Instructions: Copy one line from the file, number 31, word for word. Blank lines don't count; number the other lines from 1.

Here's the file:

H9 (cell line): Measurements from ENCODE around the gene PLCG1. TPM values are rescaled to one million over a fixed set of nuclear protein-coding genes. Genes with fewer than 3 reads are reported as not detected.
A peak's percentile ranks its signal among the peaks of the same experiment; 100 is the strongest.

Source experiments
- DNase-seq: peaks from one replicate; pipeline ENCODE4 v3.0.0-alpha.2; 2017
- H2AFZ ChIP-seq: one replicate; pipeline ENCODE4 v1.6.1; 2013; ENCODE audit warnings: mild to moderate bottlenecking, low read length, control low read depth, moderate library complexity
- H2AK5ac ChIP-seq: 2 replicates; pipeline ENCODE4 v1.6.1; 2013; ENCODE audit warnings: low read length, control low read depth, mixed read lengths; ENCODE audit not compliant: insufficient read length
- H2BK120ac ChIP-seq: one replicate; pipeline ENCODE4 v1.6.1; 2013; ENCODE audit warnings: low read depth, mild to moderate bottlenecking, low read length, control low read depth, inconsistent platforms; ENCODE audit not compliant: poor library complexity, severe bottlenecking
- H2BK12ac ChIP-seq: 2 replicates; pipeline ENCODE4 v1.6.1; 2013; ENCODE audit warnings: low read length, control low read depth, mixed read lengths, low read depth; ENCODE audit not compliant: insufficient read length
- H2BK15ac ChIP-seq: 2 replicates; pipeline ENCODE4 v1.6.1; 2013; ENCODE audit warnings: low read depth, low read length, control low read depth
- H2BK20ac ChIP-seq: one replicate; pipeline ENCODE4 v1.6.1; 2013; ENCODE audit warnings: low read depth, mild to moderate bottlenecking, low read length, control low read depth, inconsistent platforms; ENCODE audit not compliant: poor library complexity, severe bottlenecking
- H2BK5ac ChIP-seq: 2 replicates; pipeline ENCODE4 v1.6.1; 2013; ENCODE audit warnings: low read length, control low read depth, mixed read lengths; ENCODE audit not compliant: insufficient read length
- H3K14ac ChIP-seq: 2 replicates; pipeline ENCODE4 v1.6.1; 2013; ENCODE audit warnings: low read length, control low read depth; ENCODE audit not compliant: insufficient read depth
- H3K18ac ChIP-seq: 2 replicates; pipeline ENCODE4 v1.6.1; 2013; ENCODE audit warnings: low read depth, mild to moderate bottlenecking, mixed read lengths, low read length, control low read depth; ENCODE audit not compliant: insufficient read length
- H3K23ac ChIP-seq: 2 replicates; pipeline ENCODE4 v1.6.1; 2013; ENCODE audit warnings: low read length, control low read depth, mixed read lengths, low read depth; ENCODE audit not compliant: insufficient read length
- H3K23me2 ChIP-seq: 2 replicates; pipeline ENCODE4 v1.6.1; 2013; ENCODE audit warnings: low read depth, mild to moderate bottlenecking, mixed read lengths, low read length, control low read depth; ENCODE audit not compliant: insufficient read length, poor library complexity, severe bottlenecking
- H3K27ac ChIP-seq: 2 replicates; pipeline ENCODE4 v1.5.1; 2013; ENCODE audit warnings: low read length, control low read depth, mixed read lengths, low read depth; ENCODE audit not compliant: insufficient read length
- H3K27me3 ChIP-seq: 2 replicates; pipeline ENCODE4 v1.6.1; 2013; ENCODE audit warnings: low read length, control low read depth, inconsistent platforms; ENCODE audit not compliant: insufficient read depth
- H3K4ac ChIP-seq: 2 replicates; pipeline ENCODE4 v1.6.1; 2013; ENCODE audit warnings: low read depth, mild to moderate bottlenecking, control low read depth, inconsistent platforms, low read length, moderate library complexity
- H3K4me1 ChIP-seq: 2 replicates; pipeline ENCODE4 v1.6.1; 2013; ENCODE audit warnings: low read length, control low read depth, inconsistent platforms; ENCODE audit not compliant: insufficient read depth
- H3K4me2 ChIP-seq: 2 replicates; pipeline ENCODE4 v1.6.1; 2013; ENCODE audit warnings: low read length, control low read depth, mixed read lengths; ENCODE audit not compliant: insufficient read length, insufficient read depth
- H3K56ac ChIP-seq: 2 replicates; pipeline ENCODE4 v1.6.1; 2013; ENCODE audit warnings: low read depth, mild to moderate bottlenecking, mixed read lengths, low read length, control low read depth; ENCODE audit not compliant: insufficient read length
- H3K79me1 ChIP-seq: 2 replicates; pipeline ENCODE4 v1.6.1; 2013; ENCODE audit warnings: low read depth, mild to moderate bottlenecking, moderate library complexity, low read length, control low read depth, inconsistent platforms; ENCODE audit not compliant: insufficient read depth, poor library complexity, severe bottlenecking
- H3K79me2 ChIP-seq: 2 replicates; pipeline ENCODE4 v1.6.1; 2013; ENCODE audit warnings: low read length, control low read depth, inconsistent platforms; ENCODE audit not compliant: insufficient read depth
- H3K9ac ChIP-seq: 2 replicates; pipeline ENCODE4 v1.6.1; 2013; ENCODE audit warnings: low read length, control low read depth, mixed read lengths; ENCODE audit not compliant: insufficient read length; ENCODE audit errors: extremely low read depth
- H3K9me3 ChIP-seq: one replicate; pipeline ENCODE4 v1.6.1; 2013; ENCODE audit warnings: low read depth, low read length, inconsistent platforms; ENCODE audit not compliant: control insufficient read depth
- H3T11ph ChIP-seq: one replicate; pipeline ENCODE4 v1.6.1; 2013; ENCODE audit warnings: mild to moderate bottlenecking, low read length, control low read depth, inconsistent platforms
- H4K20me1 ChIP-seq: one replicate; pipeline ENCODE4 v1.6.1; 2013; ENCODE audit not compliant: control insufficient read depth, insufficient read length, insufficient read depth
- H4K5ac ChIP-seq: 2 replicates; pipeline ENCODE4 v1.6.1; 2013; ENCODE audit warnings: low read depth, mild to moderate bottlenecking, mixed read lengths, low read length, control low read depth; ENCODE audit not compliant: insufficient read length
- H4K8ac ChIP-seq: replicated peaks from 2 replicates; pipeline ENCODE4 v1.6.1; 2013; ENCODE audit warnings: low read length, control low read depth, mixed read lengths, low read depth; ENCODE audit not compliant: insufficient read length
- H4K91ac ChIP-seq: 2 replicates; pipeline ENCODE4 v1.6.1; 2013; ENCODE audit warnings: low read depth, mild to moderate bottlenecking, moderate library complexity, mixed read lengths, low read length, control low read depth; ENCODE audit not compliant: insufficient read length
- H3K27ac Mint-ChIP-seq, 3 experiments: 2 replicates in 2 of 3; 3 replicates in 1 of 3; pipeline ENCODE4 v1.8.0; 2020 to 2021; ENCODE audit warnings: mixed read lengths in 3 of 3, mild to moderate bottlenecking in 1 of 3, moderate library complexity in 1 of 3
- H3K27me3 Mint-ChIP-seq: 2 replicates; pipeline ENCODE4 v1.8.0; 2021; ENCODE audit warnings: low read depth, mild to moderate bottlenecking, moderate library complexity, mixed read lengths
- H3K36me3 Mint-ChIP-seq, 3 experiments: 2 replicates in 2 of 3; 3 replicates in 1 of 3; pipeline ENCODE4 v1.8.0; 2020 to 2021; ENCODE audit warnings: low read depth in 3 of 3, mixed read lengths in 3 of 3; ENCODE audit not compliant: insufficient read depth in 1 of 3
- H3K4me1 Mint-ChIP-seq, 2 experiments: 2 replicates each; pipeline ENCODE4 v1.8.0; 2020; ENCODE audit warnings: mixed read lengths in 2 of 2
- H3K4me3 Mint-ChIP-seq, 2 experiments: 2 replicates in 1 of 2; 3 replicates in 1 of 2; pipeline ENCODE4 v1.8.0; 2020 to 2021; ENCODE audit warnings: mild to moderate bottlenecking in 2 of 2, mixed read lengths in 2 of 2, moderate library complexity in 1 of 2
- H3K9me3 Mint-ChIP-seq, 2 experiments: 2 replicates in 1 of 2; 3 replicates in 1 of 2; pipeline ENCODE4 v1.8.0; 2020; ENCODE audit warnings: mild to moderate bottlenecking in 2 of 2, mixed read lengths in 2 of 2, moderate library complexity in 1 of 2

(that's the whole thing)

- H3K27ac Mint-ChIP-seq, 3 experiments: 2 replicates in 2 of 3; 3 replicates in 1 of 3; pipeline ENCODE4 v1.8.0; 2020 to 2021; ENCODE audit warnings: mixed read lengths in 3 of 3, mild to moderate bottlenecking in 1 of 3, moderate library complexity in 1 of 3